Remote Control: How to keep the FCA happy in the new world
- Posted on: 13 October 2021
- Written by: John Burns
The COVID pandemic, and subsequent lockdowns, has meant that many firms have been forced to reassess their way of working, with employees working from home all or part of the time becoming a common feature. Many firms have already moved, or are considering moving, to this as a “new normal” way of working. Recognising this, on 11 October the Financial Conduct Authority (FCA) issued an update on its expectations for firms using remote or hybrid working, ‘Remote or hybrid working expectations for firms | FCA’.
The threshold conditions for authorisation or registration in most sectors include a requirement that a firm is incorporated and has its head office in the UK. In its update, the FCA made it clear that with any new arrangements the firm must be able to prove that the lack of a central location or remote working does not, or is unlikely to, “affect the firm’s location in the UK, or its ability to meet its threshold conditions.”
As always, this means being able to show that the firm’s senior management have properly considered the risks and how the firm will be able to remain compliant. Firms should therefore ensure that any decision to move to this way of working has been discussed, a proper plan is in place and that the risks have been considered and addressed, and most importantly, that this has been evidenced in writing.
As regards “location in the UK” the updated threshold conditions say that the FCA will consider this on a case by case basis, but that the physical location of directors and other senior managers will be a key factor, as will the location of central administration and compliance functions.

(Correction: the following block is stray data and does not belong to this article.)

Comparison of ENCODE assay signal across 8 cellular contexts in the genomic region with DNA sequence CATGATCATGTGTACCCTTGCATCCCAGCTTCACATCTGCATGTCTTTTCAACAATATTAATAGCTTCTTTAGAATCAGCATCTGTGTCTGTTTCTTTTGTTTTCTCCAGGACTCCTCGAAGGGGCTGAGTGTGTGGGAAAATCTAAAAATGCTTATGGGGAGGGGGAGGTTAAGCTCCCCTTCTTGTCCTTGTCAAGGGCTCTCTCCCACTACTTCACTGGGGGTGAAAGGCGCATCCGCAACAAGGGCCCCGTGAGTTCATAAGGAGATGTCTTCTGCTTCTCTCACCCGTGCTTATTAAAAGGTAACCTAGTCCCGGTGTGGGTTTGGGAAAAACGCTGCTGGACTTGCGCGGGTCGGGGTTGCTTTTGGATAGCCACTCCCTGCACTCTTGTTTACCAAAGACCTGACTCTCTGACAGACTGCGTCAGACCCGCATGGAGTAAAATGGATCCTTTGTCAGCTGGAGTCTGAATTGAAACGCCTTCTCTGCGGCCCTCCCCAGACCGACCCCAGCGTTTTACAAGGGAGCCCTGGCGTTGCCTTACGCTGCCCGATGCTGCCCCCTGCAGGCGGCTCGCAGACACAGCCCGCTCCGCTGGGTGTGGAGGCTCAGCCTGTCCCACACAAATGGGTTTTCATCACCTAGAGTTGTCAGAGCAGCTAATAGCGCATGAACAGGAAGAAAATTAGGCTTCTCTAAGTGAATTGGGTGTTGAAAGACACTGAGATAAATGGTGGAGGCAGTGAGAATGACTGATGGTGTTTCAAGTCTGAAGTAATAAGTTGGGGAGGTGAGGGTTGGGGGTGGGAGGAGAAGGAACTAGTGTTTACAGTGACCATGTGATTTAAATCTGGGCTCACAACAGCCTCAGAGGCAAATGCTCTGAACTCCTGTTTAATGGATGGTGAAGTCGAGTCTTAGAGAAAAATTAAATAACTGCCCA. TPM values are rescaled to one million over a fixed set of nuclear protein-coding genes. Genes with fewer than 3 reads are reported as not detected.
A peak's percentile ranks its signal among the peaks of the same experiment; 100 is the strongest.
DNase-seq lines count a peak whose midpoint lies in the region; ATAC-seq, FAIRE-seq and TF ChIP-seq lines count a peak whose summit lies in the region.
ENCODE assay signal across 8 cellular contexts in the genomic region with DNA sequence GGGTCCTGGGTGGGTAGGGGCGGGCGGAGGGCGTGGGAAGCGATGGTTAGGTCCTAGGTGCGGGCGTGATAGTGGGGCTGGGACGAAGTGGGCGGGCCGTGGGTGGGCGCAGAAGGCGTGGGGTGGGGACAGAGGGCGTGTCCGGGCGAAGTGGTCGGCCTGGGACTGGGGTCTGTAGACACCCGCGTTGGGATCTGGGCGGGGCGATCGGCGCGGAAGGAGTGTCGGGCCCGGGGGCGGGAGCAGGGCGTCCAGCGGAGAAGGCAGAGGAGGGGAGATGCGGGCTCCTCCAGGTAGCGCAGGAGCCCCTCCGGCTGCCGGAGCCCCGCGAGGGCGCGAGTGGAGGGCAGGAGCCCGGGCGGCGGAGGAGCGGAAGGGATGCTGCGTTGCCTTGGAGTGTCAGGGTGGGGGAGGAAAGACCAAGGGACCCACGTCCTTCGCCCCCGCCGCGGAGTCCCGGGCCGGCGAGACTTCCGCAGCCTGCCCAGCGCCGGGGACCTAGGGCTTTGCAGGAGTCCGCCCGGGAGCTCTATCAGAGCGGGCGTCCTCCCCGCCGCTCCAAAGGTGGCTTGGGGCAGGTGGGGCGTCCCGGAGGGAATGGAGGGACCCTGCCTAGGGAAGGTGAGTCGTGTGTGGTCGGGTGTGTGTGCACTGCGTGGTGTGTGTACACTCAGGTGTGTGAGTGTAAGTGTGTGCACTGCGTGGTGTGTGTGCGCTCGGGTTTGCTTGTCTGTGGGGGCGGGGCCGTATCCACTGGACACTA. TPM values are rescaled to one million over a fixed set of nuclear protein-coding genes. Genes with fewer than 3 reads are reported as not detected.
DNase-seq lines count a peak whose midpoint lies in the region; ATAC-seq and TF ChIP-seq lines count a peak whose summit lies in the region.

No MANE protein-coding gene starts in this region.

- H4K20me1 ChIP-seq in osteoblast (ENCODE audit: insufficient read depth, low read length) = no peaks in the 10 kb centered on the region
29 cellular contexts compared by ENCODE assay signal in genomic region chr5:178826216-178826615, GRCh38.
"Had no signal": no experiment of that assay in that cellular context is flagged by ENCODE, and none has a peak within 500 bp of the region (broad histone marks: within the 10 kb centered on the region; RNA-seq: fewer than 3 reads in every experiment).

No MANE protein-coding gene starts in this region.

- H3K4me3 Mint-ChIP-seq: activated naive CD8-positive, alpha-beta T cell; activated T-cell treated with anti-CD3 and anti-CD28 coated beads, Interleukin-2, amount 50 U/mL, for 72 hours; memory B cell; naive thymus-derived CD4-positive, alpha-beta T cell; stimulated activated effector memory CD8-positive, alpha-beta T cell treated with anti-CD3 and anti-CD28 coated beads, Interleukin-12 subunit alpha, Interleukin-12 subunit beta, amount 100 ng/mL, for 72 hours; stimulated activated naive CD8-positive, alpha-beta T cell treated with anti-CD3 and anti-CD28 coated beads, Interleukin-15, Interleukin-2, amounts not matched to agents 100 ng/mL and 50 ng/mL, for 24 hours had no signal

Preparing for guests
The FCA makes the point that to effectively supervise a firm, it needs to be able to visit any location where work is performed, business is carried out and employees are based. This includes employees’ home addresses (if this is where they are working) and would be the case for both supervisory and enforcement visits. Firms should ensure that they make their employees aware of this.
Finally, for existing firms, the FCA has issued a reminder of the Principle 11 requirement to disclose to the FCA any material changes in its business model. For firms applying to be authorised or registered with the FCA, the elements set out in the notice will need to be taken into account within their applications. This means that the appropriate systems and controls will need to be put in place to enable the FCA to understand not only how the conditions are met but also that it will be able to effectively supervise the firm.
In summary, it is important that all firms supervised by, or seeking authorisation or registration with the FCA read this notice and consider how it affects their own arrangements, and consequently document how they are complying in our changed circumstances.
If you would like assistance with this, or to discuss how it affects you, please contact your consultant or use the form below to arrange an initial call.